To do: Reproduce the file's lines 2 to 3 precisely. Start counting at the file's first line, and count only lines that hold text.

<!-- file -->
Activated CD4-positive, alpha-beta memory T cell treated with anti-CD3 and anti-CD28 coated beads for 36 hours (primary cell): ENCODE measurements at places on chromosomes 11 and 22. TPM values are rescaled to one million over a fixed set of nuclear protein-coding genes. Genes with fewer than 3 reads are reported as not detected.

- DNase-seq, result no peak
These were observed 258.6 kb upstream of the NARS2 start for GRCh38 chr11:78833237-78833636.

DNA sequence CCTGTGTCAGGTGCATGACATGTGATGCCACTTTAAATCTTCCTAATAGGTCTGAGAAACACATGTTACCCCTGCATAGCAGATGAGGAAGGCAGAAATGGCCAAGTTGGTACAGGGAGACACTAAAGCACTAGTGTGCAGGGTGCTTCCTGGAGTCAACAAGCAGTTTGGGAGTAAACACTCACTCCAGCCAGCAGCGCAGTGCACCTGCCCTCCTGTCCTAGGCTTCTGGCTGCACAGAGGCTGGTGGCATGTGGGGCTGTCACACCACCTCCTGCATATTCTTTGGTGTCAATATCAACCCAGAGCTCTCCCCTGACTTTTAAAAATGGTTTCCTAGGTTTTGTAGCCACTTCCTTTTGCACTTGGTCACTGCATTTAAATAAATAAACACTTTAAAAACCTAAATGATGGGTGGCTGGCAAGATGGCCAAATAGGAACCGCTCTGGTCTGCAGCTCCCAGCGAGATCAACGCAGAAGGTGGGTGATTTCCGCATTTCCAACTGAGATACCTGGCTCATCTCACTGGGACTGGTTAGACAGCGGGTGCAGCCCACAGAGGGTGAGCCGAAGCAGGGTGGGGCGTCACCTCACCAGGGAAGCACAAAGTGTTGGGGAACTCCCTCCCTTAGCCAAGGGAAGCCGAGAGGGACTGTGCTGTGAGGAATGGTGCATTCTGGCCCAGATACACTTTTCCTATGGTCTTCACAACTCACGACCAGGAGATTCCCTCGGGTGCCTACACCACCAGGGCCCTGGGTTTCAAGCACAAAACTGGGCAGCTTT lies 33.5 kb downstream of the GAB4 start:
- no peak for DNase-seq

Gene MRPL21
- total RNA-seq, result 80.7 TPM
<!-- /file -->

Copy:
- DNase-seq, result no peak
These were observed 258.6 kb upstream of the NARS2 start for GRCh38 chr11:78833237-78833636.